Here I am, years later. I speak English, of course, but I also speak, read and write Lithuanian fluently. I can also speak conversational German (I'm a bit rusty from disuse but I can regain fluency after a bit of time and practice). I am able to swear like a sailor in Russian and I can throw insults with the best of them in Polish (I am, however. far from fluent in either Russian or Polish -- I just know how to swear and insult people in those two particular

Although I gave up my Saturday mornings for eight years, I now fully appreciate that I have, over those years, gained a wonderful ability to communicate with people of different languages and cultures. I believe that this gives me greater insight and understanding of other nationalities, an insight that language helps to facilitate.

I can't say that knowing different languages has made any great difference in my life but it certainly has made traveling to Europe easier and it made fulfilling my High School and University language requirements a breeze. On the other hand, my brother's facility with language (and his keen ear) helped him to learn Vietnamese during his two tours of duty in "Nam" which did, indeed, make an appreciable difference in his life -- that is, his language skill helped to save his skin on a number of occasions.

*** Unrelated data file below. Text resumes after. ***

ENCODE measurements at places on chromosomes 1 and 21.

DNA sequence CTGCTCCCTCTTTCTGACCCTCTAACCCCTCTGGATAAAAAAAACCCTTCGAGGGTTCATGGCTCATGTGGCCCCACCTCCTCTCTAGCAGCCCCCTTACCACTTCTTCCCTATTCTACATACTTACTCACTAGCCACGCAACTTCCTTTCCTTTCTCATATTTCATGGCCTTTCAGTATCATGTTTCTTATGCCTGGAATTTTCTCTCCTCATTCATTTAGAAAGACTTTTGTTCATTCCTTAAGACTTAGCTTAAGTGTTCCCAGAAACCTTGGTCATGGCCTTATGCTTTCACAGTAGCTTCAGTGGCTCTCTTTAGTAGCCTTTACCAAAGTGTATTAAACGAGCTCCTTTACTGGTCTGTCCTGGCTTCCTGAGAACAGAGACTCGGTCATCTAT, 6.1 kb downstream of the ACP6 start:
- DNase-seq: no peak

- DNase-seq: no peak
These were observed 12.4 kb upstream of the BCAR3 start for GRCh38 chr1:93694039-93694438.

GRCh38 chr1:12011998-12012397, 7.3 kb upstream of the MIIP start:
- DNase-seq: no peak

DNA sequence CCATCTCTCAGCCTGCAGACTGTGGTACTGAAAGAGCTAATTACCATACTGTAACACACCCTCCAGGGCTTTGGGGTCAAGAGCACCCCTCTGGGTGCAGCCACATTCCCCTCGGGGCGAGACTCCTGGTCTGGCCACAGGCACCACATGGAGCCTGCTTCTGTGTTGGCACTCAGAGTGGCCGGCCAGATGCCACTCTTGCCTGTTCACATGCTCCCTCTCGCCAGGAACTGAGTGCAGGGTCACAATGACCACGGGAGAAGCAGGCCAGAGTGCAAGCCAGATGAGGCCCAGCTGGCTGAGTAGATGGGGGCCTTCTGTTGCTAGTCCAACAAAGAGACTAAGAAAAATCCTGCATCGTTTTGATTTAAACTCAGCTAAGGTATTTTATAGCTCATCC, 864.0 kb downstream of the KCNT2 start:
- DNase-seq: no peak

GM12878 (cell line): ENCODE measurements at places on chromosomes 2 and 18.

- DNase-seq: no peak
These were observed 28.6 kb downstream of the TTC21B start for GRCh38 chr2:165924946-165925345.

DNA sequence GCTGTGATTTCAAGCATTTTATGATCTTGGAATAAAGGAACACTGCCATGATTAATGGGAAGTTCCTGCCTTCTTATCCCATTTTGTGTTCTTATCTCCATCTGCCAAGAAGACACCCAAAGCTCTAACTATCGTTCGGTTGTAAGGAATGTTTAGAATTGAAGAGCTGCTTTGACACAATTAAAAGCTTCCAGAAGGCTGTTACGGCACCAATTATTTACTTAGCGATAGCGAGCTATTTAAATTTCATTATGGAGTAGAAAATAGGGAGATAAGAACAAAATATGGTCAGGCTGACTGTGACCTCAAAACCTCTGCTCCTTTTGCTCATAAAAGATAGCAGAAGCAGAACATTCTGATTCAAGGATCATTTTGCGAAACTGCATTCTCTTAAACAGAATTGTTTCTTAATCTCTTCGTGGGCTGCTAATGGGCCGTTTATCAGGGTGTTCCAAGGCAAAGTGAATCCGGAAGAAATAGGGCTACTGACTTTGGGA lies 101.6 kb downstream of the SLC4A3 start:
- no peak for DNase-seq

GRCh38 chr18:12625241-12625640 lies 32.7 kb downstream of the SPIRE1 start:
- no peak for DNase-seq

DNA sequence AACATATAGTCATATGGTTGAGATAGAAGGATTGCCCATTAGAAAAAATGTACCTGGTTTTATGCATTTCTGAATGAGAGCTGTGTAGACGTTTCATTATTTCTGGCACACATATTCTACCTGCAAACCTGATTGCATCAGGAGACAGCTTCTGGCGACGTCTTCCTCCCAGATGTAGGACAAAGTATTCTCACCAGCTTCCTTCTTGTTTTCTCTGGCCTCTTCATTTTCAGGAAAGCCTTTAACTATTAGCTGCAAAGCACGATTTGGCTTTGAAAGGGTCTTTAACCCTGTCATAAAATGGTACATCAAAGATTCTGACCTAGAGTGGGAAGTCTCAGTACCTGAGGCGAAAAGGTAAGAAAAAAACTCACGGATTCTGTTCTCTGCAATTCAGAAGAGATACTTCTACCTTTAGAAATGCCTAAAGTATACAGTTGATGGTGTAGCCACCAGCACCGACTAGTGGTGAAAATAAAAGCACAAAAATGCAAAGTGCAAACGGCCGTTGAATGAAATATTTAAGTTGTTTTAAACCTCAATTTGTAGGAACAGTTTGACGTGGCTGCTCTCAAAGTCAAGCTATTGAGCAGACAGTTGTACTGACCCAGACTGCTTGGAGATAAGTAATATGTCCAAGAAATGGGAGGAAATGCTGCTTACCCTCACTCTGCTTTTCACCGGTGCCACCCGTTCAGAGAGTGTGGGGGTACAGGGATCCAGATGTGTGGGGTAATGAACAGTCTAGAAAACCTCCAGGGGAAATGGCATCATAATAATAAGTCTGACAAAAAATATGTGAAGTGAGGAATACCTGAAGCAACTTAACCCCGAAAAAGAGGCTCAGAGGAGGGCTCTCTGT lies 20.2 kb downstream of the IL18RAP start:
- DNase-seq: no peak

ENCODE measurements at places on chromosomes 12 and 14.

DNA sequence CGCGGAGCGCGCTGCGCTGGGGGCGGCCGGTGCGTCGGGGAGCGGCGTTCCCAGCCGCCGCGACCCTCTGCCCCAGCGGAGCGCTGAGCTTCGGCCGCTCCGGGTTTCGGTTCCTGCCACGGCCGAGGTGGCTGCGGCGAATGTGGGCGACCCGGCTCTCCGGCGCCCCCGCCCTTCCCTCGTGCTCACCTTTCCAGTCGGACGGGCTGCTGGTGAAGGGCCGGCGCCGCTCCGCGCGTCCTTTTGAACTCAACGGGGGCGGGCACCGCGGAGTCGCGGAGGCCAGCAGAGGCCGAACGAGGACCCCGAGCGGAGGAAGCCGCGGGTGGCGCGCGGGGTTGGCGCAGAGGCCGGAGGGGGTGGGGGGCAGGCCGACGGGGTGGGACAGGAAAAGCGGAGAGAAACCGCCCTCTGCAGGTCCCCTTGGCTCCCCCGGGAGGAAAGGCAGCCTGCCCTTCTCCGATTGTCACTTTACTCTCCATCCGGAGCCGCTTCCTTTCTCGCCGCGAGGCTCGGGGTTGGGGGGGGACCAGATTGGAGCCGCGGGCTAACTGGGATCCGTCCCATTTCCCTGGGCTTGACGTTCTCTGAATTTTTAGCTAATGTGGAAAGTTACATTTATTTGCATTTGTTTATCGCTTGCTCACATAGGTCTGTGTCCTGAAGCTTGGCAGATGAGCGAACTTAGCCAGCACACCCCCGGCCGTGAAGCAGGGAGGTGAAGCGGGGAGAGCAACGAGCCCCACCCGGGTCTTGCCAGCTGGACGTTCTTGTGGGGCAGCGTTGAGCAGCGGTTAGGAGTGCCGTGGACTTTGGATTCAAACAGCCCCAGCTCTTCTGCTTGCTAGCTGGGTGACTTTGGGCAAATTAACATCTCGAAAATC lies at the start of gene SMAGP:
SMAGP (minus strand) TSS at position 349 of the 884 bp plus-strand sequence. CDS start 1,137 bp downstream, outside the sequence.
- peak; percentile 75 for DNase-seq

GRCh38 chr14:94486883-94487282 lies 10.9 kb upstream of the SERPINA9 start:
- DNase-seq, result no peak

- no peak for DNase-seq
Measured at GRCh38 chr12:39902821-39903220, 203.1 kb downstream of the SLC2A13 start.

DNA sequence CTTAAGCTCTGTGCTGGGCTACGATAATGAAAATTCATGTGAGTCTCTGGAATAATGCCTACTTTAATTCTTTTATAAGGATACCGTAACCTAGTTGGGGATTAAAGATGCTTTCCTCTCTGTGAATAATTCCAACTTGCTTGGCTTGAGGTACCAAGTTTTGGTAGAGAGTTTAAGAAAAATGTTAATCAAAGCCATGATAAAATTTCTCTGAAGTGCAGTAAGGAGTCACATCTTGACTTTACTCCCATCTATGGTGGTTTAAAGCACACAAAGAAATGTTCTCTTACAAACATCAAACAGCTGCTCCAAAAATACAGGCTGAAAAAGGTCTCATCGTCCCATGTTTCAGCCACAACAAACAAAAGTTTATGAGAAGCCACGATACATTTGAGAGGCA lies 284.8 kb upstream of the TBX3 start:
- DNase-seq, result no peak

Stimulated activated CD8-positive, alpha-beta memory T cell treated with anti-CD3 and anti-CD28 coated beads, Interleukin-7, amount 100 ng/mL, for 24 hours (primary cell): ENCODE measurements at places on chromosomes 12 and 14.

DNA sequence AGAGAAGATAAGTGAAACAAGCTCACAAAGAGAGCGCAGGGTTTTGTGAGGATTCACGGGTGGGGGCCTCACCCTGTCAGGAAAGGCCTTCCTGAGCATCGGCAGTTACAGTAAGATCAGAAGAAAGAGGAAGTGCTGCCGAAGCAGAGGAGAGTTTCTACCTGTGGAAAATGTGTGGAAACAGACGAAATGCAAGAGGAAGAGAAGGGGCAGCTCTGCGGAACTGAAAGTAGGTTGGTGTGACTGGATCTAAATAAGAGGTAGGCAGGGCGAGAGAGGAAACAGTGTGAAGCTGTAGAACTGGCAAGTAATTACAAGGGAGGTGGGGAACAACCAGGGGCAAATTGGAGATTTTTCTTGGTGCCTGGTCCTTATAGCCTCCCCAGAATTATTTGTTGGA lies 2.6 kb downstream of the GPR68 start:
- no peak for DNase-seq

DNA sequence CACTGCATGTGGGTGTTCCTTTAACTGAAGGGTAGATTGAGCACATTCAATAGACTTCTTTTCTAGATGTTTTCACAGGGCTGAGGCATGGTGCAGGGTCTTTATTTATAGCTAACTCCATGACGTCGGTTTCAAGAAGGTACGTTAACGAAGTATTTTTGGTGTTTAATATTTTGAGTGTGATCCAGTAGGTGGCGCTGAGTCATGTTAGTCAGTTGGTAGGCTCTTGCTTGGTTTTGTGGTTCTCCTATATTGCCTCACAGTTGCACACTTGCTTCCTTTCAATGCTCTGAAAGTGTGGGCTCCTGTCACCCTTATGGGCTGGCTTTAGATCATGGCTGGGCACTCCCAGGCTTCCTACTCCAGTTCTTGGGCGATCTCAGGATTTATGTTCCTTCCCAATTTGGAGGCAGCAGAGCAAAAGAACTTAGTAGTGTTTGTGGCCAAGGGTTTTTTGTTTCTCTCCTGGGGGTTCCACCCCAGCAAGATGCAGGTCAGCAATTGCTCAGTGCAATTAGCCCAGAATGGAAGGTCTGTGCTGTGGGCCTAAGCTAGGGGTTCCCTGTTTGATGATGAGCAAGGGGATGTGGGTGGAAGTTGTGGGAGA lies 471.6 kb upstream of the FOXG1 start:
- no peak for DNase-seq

I believe language is key to understanding others; other nationalities, other cultures. It also helps to provide insight into the nuances of the way people live and in the way they perceive others.

posted on Dec, 25 2006 @ 09:37 AM
I'm taking online Spanish; because not only is it a beautiful language but it is becoming a necessity here in the southwest to know enough Spanish to communicate with our changing demographic.

Paz y Amor

posted on Dec, 25 2006 @ 10:31 AM
I am fluent in Arabic and I am currently learning Japanese

[edit on 25-12-2006 by ImJaded]